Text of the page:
[Haskell-cafe] Line noise
lrpalmer at gmail.com
Mon Sep 22 15:00:12 EDT 2008
On Sun, Sep 21, 2008 at 1:10 PM, Andrew Coppin
<andrewcoppin at btinternet.com> wrote:
> I posted a snippet of code which included the phrase
> mapM_ (\(n,v) -> putStrLn $ "[" ++ show n ++ "] = " ++ show v) (zip [0..]
> To somebody familiar with Haskell, that is as clear as day. But to a
> newbie... well *you* try explaining that you start at the left end, take the
> thing in brackets, process it from left to right, then take the other thing
> in brackets, process the right side of it, then pass that to putStrLn, oh,
> but that thing right at the left edge is the argument list, and then pass
> the whole lot to mapM_, which is... are you still with me??
> As one experienced C++ programmer put it, "there is no clear flow from left
> to right or right to left".
This is actually one of the two main metrics I use when I'm writing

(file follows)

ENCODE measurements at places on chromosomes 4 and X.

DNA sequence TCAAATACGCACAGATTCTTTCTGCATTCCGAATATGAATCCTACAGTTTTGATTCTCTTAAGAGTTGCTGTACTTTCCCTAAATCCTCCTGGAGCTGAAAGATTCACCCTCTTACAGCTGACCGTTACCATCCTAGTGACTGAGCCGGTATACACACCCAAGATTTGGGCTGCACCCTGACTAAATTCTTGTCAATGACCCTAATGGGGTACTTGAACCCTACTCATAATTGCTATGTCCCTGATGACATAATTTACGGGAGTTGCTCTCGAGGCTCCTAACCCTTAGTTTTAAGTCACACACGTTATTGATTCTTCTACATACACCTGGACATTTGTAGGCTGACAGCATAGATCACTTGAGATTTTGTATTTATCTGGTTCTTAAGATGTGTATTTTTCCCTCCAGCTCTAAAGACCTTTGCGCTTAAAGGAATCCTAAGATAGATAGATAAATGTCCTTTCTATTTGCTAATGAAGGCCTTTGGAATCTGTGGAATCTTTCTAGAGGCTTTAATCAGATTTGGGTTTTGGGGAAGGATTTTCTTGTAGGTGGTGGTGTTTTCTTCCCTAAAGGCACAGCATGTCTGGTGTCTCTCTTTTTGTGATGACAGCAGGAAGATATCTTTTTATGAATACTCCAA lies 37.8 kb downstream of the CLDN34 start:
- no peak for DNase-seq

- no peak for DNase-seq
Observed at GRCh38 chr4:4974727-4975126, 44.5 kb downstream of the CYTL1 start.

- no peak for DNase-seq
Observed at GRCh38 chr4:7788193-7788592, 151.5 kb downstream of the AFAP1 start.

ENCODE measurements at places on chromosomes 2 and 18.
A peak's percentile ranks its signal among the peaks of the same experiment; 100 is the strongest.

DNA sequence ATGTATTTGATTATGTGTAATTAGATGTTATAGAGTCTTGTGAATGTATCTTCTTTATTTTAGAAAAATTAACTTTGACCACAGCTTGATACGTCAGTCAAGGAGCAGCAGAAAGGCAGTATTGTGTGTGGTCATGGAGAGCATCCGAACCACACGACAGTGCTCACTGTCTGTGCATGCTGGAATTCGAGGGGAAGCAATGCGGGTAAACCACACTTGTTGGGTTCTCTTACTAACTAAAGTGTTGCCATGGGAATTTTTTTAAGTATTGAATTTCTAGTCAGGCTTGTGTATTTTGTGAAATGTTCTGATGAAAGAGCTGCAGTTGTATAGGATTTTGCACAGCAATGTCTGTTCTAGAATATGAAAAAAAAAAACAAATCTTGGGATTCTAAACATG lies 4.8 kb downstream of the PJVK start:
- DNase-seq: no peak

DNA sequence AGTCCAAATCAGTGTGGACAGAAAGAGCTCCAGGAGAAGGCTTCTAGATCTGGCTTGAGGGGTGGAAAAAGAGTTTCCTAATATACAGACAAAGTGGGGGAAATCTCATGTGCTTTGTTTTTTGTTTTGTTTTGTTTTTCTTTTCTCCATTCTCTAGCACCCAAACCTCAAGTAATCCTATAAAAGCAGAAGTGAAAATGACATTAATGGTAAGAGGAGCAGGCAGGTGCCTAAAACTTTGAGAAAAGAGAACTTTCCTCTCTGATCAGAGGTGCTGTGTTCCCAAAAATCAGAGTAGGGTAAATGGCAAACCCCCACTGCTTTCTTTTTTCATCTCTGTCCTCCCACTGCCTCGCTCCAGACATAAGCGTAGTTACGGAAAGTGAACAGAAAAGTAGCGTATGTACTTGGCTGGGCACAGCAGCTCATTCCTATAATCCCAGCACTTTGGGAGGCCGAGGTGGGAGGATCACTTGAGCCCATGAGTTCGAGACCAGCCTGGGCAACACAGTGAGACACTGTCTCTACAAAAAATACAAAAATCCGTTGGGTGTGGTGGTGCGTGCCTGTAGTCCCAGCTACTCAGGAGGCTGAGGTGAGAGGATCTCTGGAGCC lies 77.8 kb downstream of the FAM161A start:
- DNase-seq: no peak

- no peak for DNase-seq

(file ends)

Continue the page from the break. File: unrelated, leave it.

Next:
code -- I try to keep the information content in my code local, so you
don't have to scan across the screen to see what n corresponds to.
This is equivalent to maintaining a left-to-right or right-to-left
flow (and really which direction it is depends more on reading style
than writing style).
The other one I picked up from Perl of all places, and that is end
weight. In English we tend to put the important parts (the "essence")
of the sentence at the front, and leave the details for the end. So I
like to emulate that in Haskell when I can. There is little I loathe
more than the style:
map (\x -> ...
As such, the probability that I would have written the mapM_ line
above is very low, since it violates both of these. In this case,
switching to forM_ brings it much closer to my style:
forM_ (zip [0..] vs) $ \(n,v) -> putStrLn $ "[" ++ show n ++ "] = " ++ show v
That is because the details of this sentence are in the function, so I
put it at the end. Also the corresponding [0..] and n are close
together, as are the corresponding vs and v.
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